Is the post inspiring? Does the post/tweet encourage and lift up others? Does the post inspire someone to take action? Does the post inspire the reader to be their best self?
Is the post nice or necessary? Does the post/tweet respect others? Is the post an opinion otherwise not being expressed? Does the post put others down? Does the post support others? Does the post serve those who are reading it?
A single tweet or post may not meet all of these criterion. For example, a student might be tweeting in support of their favorite team or wishing someone happy birthday. These tweets may not qualify as a perfect “THINK” post, but they do not violate any of the above questions. Therefore, no harm, no foul.
17. Understand the pros and cons of social media
MoniQue Hoffman, QtheBrand, @QtheBrand
Students have more control over their future than they think when it comes to using social media. It’s important to understand how social media could make or break future educational or professional opportunities. Each student should complete a series of exercises that allow them to define who they are, who they are not, and what their biggest fear is when it comes to being misunderstood or misinterpreted. Analyzing past posts against their answers should put things into perspective for the student. Over time, the pros and cons to being socially responsible on social media become very clear.
18. Become a source of useful information
Ilena Di Toro, Just Movie Posters, @JMPosters
When using social media, be a source that gives useful information to others, not a drain that wastes other’s time. Students can either post an infinite number of selfies, gossip messages, or, worse, hate messages, which drains the viewer. Conversely, they can post pictures of achievements (sports or hobbies) or articles from websites, broadcast, or print media, which are useful sources of information for the viewer. Providing helpful information online benefits the reader and it also boosts your reputation as somewhat of an “expert”.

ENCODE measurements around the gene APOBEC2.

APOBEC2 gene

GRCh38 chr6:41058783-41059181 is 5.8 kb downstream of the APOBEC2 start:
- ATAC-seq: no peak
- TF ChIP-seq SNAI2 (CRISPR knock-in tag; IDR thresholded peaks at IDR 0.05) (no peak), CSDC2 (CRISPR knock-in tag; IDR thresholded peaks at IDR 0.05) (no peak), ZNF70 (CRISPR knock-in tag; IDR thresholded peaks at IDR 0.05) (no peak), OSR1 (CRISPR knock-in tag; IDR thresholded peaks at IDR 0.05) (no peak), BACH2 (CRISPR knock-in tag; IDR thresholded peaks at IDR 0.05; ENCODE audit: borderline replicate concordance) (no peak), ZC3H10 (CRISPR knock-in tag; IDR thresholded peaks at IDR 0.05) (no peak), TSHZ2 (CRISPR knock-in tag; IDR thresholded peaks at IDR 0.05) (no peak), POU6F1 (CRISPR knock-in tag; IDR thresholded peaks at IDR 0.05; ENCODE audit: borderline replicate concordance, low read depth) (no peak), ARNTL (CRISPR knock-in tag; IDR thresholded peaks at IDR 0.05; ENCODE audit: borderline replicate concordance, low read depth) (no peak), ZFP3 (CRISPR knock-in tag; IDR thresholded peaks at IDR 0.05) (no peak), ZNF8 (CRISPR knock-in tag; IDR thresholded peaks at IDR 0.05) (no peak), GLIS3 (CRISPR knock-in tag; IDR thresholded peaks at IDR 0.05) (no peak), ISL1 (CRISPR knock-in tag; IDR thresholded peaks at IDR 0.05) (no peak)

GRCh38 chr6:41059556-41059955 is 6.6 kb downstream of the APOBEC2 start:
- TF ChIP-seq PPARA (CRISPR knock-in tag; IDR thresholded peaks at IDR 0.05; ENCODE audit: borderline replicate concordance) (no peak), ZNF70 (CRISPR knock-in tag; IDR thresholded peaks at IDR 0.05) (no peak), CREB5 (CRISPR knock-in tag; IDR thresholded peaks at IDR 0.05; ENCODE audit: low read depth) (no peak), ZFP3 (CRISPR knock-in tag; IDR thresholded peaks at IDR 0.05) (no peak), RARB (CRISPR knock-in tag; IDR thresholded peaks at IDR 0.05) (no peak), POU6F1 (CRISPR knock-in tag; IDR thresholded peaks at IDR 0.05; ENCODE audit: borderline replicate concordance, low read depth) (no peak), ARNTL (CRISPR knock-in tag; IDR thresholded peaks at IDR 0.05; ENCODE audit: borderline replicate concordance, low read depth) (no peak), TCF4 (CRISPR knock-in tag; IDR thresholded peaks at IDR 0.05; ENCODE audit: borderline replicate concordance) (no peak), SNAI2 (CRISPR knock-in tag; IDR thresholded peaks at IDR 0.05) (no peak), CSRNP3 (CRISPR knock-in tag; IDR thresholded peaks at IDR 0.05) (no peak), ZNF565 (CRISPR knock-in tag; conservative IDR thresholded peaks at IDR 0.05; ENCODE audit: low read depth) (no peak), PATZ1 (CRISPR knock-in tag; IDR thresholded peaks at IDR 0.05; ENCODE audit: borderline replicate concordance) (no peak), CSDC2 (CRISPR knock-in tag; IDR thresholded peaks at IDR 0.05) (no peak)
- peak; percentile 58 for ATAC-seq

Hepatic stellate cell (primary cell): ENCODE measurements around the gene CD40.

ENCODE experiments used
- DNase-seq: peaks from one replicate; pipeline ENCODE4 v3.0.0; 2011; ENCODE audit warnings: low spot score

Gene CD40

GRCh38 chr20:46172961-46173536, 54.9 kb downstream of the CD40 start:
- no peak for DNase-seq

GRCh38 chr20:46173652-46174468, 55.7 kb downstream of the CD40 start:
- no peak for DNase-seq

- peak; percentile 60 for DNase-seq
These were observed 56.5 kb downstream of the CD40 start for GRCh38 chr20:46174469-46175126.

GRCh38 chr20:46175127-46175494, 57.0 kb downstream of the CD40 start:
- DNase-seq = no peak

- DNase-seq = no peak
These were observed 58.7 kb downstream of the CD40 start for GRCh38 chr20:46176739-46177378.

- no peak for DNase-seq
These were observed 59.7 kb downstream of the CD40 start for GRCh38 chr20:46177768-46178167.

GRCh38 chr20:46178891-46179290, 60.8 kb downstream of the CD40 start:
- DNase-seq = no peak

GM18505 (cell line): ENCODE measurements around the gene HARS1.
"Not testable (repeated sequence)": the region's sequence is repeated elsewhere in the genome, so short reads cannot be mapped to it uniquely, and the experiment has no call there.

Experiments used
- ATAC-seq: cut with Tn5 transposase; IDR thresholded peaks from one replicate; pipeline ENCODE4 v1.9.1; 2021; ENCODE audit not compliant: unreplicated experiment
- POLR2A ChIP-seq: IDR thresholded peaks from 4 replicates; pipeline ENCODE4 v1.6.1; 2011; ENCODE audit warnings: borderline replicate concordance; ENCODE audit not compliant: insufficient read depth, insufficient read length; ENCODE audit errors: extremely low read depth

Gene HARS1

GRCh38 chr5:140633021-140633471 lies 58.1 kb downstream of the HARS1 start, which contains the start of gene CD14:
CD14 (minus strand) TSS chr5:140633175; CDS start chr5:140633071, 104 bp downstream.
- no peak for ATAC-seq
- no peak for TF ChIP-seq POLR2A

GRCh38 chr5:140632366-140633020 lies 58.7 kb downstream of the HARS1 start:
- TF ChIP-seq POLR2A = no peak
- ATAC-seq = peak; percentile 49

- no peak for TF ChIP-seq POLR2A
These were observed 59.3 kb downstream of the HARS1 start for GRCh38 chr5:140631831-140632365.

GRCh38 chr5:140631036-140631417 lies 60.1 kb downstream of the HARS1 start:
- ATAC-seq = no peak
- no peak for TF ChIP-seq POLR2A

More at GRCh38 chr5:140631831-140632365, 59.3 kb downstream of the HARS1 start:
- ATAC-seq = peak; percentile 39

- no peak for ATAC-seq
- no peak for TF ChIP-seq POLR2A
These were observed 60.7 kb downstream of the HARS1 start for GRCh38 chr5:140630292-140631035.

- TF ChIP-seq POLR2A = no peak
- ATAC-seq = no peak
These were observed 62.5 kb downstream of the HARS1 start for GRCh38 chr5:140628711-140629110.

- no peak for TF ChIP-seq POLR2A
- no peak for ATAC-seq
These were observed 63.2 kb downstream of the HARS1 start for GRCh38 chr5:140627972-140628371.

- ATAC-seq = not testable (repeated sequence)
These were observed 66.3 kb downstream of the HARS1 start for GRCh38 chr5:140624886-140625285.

19. Manage what is posted online
Dan Konzen, University of Phoenix, @DanKonzen
Practicing responsible social media is very simple. Students can easily build a strong, professional online brand by managing what is posted about them online:
- Perform a search on yourself to see what your online brand looks like. Start by googling your name and where you’re from.
- Go back and clean up what you can, making sure to remove any inappropriate posts and pictures from you or about you.
- Keep head shots as professional as possible, especially on sites like LinkedIn, which can be easily found by future employers.
- Create an alert to see what is posted about you online and on social media in the future.
Ultimately, students should think about what is posted online as a digital face tattoo; even if it is removed, it still leaves a scar.
20. Urge students to question their content before they post
Johnna Ithier, SpeakLIFE
Urge students to ask themselves the following questions before they post anything online:
- Is the post TRUE or a rumor?
- Is the post HELPFUL or harmful?
- Is the post INFORMATIONAL or gossip?
- Is the post NEEDED or irrelevant?
- Is the post KIND or harsh?
If the post is not any of these things, or you have to question it, you probably shouldn’t post it. Once you hit send, post, etc… the message is no longer yours and the receiver can do anything they want with the message.
A lot of responsibility comes with using the internet. Parents and educators should take a proactive approach and help kids find positive ways to use social media before they get their first digital device or social media account. Establishing digital boundaries and open communication from the start could help prevent them from posting something that could cost them a dream opportunity in the future.
Before giving your student access to social media, parents can:
- Go through the terms of service with their children
- Start a discussion early on
- Inform students that there will be consequences right away if there are any social media mishaps
- Remind teens that nothing is private online
- Teach their children about the pros and cons of social media
- Urge students to question their content before they post
Once your students are active on social media, parents can:
- Follow them on all of their social networks
- Encourage students to post content that showcases their aptitude
- Log the time their student spends online
- Become a resource for their students when they have questions or feel uncomfortable about content they see on social media
- Monitor their student’s online activity